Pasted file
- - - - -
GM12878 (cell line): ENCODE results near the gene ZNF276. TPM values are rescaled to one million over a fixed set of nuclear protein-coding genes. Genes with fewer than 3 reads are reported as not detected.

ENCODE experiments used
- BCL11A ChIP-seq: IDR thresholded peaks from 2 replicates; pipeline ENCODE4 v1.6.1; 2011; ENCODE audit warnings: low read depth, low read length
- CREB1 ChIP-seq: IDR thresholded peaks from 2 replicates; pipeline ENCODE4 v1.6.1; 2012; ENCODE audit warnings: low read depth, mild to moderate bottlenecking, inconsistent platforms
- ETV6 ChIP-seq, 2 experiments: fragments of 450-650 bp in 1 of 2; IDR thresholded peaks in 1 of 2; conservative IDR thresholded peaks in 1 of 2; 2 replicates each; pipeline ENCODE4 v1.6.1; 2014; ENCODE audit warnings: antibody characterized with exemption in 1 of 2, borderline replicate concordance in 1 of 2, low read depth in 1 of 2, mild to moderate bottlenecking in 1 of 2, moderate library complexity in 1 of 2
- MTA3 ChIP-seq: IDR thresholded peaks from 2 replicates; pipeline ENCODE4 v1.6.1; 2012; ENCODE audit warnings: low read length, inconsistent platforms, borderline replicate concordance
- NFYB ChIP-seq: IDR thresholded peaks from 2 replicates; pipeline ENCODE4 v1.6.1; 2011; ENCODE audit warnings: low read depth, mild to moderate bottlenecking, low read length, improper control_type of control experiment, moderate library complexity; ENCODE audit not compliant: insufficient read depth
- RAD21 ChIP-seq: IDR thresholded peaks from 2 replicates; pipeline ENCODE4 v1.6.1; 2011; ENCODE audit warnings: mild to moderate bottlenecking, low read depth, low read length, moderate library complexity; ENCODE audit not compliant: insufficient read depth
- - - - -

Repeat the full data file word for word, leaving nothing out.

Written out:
GM12878 (cell line): ENCODE results near the gene ZNF276. TPM values are rescaled to one million over a fixed set of nuclear protein-coding genes. Genes with fewer than 3 reads are reported as not detected.

ENCODE experiments used
- BCL11A ChIP-seq: IDR thresholded peaks from 2 replicates; pipeline ENCODE4 v1.6.1; 2011; ENCODE audit warnings: low read depth, low read length
- CREB1 ChIP-seq: IDR thresholded peaks from 2 replicates; pipeline ENCODE4 v1.6.1; 2012; ENCODE audit warnings: low read depth, mild to moderate bottlenecking, inconsistent platforms
- ETV6 ChIP-seq, 2 experiments: fragments of 450-650 bp in 1 of 2; IDR thresholded peaks in 1 of 2; conservative IDR thresholded peaks in 1 of 2; 2 replicates each; pipeline ENCODE4 v1.6.1; 2014; ENCODE audit warnings: antibody characterized with exemption in 1 of 2, borderline replicate concordance in 1 of 2, low read depth in 1 of 2, mild to moderate bottlenecking in 1 of 2, moderate library complexity in 1 of 2
- MTA3 ChIP-seq: IDR thresholded peaks from 2 replicates; pipeline ENCODE4 v1.6.1; 2012; ENCODE audit warnings: low read length, inconsistent platforms, borderline replicate concordance
- NFYB ChIP-seq: IDR thresholded peaks from 2 replicates; pipeline ENCODE4 v1.6.1; 2011; ENCODE audit warnings: low read depth, mild to moderate bottlenecking, low read length, improper control_type of control experiment, moderate library complexity; ENCODE audit not compliant: insufficient read depth
- RAD21 ChIP-seq: IDR thresholded peaks from 2 replicates; pipeline ENCODE4 v1.6.1; 2011; ENCODE audit warnings: mild to moderate bottlenecking, low read depth, low read length, moderate library complexity; ENCODE audit not compliant: insufficient read depth